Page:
Because a heart attack (myocardial infarction) can be life threatening, men older than 35 or women older than 50 who have chest pain should be examined to see if they area having a heart attack. However, similar pain can be caused by pneumonia, a blood clot in the lung (pulmonary embolism), pericarditis, a rib fracture, spasm of the esophagus, indigestion or chest muscle tenderness after injury or exertion. A heart attack can be confirmed within a few hours of its occurrence by:
- Electrocardiography (ECG)
- Blood tests to measure levels of serum markers. The presence of these markers shows that there has been damage to or death of the heart muscle. These markers are normally found in the heart muscle, but they are released into the blood when the heart muscle is damaged.
- Echocardiography can be performed if the above tests do not give enough information
- Radionuclide imaging can also be done
Half the deaths from a heart attack occur in the first 3 or 4 hours after symptoms begin. It is crucial that symptoms of a heart attack be treated as a medical emergency. A person with these symptoms should be taken to the emergency department of a hospital in an ambulance with trained personnel.
The sooner that treatment of a heart attack begins, the better. Chewing an aspirin tablet after an ambulance has been called can help reduce the size of the blood clot. A beta-blocker may be given to slow the heart rate so the heart is not working as hard and to reduce the damage to the heart muscle. Often a person who is having a heart attack is given oxygen, which also helps heart tissue damage to be less.
People who may be having a heart attack are usually admitted to a hospital that has a cardiac care unit. Heart rhythm, blood pressure and the amount of oxygen in the blood are closely monitored so that heart damage can be assessed. Nurses in these units are specially trained to care for people with heart problems and to handle cardiac emergencies.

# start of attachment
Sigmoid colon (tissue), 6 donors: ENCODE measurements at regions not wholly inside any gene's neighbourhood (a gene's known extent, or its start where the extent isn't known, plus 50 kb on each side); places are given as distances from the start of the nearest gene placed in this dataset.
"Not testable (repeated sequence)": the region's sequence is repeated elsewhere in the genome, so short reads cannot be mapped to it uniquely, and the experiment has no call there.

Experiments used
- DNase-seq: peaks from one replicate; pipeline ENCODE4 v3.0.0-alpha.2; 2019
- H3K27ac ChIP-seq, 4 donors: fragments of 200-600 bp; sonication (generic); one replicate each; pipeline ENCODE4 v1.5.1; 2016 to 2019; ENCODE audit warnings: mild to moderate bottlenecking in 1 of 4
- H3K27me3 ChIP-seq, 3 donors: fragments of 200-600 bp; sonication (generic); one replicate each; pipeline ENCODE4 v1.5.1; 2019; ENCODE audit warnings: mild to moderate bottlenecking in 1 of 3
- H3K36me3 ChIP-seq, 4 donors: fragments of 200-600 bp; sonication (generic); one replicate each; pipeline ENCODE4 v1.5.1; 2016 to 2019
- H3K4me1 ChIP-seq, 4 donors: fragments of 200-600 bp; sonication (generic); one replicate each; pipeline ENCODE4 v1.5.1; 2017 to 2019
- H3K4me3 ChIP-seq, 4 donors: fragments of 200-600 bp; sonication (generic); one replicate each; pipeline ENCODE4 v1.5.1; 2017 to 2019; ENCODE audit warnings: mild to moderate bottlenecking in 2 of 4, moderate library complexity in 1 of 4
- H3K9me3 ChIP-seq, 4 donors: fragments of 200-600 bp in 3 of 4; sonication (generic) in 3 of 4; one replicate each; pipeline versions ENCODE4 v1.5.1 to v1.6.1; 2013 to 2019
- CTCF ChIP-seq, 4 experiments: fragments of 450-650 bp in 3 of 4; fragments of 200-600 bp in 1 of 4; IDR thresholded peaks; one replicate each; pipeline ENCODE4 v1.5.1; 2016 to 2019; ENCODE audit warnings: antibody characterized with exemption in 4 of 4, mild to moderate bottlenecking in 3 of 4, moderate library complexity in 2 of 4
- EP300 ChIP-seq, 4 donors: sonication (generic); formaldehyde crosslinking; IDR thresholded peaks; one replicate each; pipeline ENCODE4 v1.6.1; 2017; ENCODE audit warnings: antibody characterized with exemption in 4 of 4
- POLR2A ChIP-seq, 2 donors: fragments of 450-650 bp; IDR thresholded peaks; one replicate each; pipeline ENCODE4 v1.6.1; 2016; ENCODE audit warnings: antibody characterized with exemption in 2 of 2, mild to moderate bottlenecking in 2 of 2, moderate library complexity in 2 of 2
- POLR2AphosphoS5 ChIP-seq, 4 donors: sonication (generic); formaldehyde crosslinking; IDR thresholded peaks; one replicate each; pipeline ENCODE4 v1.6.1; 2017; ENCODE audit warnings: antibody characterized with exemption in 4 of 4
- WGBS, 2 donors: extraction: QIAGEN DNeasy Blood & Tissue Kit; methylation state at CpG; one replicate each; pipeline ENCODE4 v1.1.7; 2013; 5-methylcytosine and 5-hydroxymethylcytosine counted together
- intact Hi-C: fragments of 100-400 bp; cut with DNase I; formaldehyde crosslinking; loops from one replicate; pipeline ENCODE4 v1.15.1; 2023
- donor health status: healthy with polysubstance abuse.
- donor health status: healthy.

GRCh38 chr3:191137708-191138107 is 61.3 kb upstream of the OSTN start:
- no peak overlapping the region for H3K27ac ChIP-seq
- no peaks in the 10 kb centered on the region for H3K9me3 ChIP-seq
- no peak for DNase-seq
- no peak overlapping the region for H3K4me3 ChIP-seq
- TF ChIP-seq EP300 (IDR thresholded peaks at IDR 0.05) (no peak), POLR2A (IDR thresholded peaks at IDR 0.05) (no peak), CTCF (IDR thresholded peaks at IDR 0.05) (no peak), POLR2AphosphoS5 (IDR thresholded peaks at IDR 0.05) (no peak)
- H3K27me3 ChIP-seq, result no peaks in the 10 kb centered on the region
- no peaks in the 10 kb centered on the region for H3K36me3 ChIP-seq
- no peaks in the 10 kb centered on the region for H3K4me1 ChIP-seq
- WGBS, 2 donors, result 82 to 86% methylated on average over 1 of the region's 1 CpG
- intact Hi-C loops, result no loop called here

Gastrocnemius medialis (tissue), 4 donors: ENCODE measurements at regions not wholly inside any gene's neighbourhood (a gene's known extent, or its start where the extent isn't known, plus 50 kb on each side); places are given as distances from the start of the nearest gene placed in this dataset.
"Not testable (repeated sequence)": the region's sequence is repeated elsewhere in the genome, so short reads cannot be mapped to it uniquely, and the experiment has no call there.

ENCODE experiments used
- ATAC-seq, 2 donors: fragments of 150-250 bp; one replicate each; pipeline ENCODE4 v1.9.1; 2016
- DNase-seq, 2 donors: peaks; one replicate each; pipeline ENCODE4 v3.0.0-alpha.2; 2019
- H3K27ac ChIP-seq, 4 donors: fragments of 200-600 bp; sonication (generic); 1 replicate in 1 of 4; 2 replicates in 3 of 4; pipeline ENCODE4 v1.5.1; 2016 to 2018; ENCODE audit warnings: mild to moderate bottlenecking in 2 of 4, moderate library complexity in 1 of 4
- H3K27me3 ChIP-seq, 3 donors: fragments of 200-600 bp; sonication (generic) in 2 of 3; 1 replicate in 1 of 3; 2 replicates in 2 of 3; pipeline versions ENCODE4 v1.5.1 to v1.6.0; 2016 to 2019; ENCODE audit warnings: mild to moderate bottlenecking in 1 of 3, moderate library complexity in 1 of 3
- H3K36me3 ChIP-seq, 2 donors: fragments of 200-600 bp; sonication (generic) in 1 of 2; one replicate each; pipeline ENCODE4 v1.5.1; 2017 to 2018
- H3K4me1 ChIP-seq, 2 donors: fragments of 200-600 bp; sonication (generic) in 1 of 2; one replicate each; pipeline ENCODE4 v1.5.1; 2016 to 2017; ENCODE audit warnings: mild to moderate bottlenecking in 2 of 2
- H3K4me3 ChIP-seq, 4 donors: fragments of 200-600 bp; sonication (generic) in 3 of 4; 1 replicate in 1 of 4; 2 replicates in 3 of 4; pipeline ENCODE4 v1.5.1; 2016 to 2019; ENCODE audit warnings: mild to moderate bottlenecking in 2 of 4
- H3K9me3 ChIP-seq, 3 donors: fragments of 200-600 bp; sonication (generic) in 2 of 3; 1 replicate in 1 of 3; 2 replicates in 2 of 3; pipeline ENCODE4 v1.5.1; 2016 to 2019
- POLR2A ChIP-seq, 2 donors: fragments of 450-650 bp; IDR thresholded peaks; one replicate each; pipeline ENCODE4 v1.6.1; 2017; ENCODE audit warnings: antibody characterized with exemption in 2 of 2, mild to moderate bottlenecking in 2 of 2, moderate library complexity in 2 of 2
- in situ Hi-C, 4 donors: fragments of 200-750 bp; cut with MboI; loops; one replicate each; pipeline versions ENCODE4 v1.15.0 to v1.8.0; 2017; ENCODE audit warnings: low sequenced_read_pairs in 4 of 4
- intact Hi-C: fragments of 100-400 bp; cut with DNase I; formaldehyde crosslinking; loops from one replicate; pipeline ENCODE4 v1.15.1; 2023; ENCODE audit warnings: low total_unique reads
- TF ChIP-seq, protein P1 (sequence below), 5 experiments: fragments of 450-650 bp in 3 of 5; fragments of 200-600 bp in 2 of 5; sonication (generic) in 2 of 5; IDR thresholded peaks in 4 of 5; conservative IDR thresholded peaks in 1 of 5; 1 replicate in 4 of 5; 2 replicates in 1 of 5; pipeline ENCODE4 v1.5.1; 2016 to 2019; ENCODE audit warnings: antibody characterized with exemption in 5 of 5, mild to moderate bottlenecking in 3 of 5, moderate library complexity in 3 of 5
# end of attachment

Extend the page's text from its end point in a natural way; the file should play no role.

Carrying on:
Drugs may be used to dissolve blood clots in the artery so that heart tissue can be saved. To be effective, these drugs must be given intravenously within six hours of the start of the symptoms of a heart attack. After six hours, most damage is permanent. (People who have bleeding conditions or severe high blood pressure and those who have had recent surgery or a stroke cannot be given these drugs.)
Instead of drug therapy, angioplasty may be performed immediately to clear the arteries. This approach is preferred as primary therapy in heart attacks. If the blockages are extensive, then coronary artery bypass surgery may be necessary.
Chances of surviving a heart attack can improve when an individual recognizes the symptoms early and seeks immediate medical attention. One out of every 10 people who have heart attacks, however, die within a year - usually within the first three or four months. Typically, these people continue to have chest pain, abnormal heart rhythms or heart failure. Older people and smaller people tend to not do as well after a heart attack as younger people and larger people. This may be one reason why women tend to fare less well than men after a heart attack - they tend to be both older and smaller, as well as have other disorders. They also tend to wait longer after a heart attack before going to the hospital.
After a heart attack (myocardial infarction), a doctor may require additional tests or treatment, including: